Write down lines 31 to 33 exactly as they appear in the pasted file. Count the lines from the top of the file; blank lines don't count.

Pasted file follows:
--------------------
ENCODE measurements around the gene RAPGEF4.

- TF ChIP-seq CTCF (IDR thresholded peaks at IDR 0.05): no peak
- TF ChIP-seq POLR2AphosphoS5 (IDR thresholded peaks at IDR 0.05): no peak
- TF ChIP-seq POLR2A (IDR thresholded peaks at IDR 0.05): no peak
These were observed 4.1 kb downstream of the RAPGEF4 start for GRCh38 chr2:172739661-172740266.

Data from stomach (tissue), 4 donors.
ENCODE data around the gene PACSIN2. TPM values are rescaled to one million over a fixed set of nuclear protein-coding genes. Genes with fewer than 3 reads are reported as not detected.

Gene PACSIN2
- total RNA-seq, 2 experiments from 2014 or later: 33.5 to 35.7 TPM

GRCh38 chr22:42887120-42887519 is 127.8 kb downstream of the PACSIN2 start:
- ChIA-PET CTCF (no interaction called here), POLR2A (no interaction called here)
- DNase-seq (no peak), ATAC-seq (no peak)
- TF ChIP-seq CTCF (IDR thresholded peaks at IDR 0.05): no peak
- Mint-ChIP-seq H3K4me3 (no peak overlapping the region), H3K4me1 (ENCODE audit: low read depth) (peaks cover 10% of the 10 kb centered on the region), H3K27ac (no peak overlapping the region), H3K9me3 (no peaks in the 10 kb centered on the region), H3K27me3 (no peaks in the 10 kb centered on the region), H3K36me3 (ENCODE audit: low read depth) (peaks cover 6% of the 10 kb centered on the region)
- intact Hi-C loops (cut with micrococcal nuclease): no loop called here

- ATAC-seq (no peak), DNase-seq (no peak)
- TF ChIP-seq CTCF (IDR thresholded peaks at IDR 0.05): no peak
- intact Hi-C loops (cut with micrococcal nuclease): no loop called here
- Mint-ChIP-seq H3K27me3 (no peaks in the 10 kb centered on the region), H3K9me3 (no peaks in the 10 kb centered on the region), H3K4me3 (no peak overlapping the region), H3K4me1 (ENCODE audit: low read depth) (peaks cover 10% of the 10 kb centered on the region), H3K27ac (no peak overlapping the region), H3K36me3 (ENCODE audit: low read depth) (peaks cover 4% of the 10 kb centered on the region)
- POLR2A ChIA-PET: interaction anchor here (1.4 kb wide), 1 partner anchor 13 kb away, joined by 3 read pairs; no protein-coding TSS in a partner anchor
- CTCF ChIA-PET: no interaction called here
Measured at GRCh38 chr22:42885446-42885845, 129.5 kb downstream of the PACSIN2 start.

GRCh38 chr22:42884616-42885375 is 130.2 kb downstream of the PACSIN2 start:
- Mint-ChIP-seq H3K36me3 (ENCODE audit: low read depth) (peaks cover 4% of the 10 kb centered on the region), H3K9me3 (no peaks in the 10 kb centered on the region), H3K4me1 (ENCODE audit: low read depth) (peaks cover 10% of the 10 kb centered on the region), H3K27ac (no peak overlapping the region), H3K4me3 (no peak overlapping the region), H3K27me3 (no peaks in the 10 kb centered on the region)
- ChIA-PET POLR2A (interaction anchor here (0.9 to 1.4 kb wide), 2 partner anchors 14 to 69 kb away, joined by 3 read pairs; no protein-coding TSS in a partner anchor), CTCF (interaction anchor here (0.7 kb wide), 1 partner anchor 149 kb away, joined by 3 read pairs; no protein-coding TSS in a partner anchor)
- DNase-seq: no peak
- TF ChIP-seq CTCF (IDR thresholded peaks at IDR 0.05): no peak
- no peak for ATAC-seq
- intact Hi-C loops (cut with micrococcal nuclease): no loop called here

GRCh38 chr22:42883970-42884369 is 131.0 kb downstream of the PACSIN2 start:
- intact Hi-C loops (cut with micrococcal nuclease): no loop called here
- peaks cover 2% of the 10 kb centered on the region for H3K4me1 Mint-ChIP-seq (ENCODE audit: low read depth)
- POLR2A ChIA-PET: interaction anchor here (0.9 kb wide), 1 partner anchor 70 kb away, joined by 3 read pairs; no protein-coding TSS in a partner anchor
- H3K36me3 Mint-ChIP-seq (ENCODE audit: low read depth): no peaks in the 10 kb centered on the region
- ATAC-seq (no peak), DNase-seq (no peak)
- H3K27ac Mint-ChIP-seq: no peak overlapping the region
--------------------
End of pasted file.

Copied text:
- intact Hi-C loops (cut with micrococcal nuclease): no loop called here
- peaks cover 2% of the 10 kb centered on the region for H3K4me1 Mint-ChIP-seq (ENCODE audit: low read depth)
- POLR2A ChIA-PET: interaction anchor here (0.9 kb wide), 1 partner anchor 70 kb away, joined by 3 read pairs; no protein-coding TSS in a partner anchor